Stigma is “a cluster of negative attitudes and beliefs that motivate the general public to fear, reject, avoid, and discriminate against people with mental illnesses.” (9)
People with PTSD are often depicted as dangerous, unpredictable, incompetent, or to blame for their illness. People with PTSD can feel stigma from others and experience self-stigma.
Military service personnel may fear that talking about their illness will hurt their careers, or they will be viewed by others in their unit as weak or unable to protect them, for example.
According to a study published in June 2013 in the Psychiatric Rehabilitation Journal, combat veterans of Operation Enduring Freedom and Operation Iraqi Freedom who sought treatment for PTSD reported faced common perceived stereotypes of veterans seeking treatment, including labels such as “crazy,” and “dangerous or violent,” and were made to believe they were responsible for their diagnoses. Most of the study participants also reported that they initially avoided seeking treatment to avoid the “mental illness” label. (10)
“It reinforces to the individual with PTSD that they’re weak or that there’s something wrong with them and that really feeds that shame,” according to Pole. “In fact, people who have been through trauma are some of the strongest individuals I’ve ever worked with.”
What Are the Most Common Comorbidities of PTSD?
People with PTSD, especially those who have experienced repeated trauma, can develop other mental illnesses, such as anxiety, depression, and even other physical ailments, such as chronic pain. (11,12) “If someone already had a vulnerability to develop a mood disorder, experiencing trauma could really trigger a full-blown major depressive episode,” Pole says.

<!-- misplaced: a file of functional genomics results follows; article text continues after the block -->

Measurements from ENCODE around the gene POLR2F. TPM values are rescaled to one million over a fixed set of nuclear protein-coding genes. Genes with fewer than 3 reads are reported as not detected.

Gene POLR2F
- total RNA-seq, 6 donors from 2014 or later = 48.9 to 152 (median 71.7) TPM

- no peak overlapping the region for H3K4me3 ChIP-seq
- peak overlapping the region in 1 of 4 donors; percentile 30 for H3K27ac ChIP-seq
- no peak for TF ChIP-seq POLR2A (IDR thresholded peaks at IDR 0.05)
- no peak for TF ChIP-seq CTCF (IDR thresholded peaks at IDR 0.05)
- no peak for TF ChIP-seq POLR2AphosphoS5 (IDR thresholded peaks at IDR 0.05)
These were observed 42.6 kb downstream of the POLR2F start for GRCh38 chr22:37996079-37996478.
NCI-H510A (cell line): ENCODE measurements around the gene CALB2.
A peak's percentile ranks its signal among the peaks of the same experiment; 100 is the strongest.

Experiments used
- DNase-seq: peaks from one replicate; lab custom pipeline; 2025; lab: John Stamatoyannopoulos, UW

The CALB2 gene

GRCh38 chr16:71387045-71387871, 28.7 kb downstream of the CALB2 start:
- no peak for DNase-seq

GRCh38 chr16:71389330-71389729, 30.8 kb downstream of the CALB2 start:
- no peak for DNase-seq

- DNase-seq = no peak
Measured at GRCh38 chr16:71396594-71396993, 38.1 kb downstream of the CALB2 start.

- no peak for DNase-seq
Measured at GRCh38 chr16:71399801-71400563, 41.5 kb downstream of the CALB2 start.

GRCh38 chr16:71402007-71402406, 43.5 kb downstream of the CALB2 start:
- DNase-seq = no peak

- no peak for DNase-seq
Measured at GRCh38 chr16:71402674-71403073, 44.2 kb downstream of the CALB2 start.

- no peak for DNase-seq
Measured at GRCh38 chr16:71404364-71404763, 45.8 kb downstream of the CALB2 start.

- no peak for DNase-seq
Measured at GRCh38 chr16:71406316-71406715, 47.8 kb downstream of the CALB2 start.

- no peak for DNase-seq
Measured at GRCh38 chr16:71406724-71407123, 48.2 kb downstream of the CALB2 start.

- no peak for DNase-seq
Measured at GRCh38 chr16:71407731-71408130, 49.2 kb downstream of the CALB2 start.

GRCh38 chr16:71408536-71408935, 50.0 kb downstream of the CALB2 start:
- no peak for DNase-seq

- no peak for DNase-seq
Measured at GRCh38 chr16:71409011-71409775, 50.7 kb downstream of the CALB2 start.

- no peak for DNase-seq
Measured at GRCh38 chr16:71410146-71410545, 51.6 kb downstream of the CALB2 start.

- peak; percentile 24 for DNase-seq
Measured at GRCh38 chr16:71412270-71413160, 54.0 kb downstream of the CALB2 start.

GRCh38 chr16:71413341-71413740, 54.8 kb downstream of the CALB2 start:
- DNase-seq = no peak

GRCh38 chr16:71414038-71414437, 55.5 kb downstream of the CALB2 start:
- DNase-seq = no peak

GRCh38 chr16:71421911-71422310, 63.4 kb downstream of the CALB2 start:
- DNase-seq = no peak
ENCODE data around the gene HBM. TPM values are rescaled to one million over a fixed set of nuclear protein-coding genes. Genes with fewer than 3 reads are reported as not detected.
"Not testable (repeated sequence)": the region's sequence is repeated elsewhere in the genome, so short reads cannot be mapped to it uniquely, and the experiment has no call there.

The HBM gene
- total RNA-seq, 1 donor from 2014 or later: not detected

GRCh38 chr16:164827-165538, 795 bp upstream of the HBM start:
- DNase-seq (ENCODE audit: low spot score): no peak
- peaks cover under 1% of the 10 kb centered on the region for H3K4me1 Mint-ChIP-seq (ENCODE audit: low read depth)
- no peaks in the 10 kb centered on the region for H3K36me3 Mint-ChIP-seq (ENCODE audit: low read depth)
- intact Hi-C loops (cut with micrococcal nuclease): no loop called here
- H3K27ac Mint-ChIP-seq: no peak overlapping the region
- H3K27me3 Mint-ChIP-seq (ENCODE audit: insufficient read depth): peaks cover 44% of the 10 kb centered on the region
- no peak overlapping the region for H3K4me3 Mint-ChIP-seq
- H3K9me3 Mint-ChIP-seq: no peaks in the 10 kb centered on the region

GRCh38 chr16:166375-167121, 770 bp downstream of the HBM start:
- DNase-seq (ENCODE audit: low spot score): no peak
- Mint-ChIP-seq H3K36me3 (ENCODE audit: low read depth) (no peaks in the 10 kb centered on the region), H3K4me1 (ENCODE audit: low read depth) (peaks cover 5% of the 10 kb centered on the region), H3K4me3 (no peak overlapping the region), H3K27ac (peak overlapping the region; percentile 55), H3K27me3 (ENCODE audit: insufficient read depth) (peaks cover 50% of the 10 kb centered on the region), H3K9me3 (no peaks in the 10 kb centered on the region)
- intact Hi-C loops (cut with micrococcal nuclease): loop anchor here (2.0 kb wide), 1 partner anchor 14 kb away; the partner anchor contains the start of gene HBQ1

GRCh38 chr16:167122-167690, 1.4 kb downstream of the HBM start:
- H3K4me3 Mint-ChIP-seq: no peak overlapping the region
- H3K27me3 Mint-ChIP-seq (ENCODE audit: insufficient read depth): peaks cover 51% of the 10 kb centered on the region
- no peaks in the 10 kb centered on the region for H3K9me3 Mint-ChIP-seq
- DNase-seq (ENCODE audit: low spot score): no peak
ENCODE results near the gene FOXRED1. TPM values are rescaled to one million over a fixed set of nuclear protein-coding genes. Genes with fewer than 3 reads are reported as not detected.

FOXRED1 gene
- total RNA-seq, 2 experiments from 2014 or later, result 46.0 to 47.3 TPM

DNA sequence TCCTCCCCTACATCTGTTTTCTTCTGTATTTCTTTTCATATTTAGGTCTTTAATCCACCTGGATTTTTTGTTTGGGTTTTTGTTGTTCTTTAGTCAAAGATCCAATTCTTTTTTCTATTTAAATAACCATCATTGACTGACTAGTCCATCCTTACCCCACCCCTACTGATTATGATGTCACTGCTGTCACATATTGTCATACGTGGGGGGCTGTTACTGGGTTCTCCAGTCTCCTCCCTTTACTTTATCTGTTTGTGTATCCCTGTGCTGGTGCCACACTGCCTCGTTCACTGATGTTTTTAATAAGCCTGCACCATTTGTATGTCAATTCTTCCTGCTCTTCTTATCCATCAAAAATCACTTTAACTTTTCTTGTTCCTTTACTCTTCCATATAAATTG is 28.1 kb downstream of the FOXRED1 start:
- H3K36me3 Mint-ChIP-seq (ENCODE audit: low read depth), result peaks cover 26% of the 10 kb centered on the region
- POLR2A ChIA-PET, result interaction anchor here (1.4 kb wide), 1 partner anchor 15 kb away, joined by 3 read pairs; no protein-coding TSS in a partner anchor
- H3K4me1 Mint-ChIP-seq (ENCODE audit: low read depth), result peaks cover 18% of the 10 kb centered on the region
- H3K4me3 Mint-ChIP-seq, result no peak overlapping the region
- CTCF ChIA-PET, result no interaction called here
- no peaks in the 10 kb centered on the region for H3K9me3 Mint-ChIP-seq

Substance use disorders, traumatic brain injuries (TBIs), and neurocognitive disorders (NCDs) are also common comorbidities of PTSD.
The Risk Factors for PTSD-Related Suicide
A report by The Department of Veterans Affairs (VA) found the risk for suicide was 22 percent higher among veterans than civilians in the United States. (13) And another study in the Annals of Epidemiology found veterans who were on active duty during the Iraq and Afghanistan wars had a 41 to 61 percent higher risk of suicide than the general population. Another interesting takeaway from the study: Deployment wasn’t associated with an increased risk of suicide. In fact, deployed vets had a lower risk of suicide than nondeployed vets.
According to the Centers for Disease Control and Prevention (CDC), while women attempt suicide more frequently, men are four times more likely to die by suicide than women.
Fortunately, with treatment, suicidal thoughts among people with PTSD decreases.
What Are the Best Treatments and Therapies for PTSD?
Medical professionals say self-education is the first step toward identifying a proper treatment plan. There’s an emotional benefit to reading up on PTSD as well: “When they understand what they’re experiencing is normal within the circumstances they have been through, there’s a real relief in that,” Pole says.
There are several effective treatments available for PTSD. They include exposure therapy, cognitive processing therapy (CPT), cognitive-behavioral therapy (CBT), and eye movement desensitization and reprocessing (EMDR).
The Best Resources for Patients and Families Who Are Facing PTSD
A number of organizations, advocacy groups, blogs, and other online resources can provide advice, information, and even financial assistance to individuals affected by PTSD.
For instance, if you’re in the military or are a veteran, the U.S. Department of Veterans Affairs has a National Center for PTSD that provides a rundown of PTSD information for patients and families. For those individuals who aren’t in the military, you can turn to the National Institute of Mental Health PTSD page for information on symptoms, treatment options, and modes for getting help.
By Everyday Health Magazine